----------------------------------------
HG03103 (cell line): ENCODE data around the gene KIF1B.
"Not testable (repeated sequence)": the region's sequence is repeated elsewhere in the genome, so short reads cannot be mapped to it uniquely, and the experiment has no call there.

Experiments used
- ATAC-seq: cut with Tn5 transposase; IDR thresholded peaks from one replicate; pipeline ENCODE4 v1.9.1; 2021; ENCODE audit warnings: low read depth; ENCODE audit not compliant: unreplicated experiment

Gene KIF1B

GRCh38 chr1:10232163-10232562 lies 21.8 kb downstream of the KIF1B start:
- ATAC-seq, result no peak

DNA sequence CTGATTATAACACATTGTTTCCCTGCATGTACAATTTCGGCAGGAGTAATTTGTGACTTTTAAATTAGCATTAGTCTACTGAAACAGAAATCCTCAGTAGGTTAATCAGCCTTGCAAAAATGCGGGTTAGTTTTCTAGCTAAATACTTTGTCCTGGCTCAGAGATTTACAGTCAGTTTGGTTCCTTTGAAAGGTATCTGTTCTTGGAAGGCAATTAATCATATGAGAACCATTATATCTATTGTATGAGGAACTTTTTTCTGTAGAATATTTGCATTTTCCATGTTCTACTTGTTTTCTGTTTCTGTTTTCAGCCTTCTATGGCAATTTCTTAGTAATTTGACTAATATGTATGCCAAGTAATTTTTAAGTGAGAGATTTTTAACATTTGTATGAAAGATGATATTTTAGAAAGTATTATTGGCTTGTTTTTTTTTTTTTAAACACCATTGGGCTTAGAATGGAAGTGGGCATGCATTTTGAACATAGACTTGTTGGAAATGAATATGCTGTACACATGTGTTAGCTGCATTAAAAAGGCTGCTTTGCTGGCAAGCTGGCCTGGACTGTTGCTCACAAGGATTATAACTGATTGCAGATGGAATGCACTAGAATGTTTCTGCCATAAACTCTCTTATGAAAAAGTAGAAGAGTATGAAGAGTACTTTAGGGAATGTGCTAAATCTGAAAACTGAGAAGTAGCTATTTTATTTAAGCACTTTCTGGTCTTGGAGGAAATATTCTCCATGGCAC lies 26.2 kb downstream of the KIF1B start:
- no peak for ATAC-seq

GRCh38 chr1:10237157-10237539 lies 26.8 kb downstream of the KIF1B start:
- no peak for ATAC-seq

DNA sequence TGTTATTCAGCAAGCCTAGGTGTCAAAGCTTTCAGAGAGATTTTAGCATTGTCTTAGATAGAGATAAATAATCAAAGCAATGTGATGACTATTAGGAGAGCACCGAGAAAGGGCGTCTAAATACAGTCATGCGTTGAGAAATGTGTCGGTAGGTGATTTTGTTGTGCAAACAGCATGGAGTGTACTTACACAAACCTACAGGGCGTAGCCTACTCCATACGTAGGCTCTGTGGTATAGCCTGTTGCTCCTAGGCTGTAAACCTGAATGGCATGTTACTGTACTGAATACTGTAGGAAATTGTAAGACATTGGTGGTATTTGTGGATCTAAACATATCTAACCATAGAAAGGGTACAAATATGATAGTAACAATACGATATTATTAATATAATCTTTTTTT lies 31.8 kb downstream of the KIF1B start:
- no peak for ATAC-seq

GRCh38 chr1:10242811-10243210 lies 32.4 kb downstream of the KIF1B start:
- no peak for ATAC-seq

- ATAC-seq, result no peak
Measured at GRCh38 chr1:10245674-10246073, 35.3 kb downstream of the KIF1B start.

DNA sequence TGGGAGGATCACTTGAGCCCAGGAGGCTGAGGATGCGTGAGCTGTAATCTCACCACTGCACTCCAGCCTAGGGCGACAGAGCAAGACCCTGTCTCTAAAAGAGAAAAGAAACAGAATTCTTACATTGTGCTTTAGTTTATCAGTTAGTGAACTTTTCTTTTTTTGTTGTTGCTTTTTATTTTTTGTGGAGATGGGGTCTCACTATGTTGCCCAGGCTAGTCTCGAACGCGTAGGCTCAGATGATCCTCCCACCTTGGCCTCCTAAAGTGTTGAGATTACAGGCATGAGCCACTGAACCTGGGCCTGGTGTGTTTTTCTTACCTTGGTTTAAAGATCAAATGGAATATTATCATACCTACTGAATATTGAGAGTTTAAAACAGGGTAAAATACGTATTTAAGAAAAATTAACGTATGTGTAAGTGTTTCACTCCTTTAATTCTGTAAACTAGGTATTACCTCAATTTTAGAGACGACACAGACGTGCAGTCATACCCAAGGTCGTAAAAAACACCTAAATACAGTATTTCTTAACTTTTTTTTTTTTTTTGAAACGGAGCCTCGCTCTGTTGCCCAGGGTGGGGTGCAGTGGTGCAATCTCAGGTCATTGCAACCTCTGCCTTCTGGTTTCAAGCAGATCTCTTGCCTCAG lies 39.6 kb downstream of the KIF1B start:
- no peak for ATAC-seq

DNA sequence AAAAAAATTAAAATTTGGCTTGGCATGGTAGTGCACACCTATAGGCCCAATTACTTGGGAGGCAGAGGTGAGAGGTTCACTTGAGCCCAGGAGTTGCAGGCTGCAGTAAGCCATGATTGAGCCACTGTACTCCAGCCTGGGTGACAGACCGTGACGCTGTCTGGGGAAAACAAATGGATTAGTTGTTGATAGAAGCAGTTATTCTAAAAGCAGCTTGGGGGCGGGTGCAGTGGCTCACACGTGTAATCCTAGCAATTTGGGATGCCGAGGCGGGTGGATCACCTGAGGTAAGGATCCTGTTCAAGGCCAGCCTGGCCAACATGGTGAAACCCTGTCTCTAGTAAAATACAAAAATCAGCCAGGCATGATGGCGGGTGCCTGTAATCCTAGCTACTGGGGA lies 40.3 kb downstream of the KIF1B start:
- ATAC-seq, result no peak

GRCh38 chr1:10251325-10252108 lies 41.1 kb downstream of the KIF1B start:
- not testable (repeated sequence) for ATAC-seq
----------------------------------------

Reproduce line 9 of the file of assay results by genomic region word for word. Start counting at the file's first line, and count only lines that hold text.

- no peak for ATAC-seq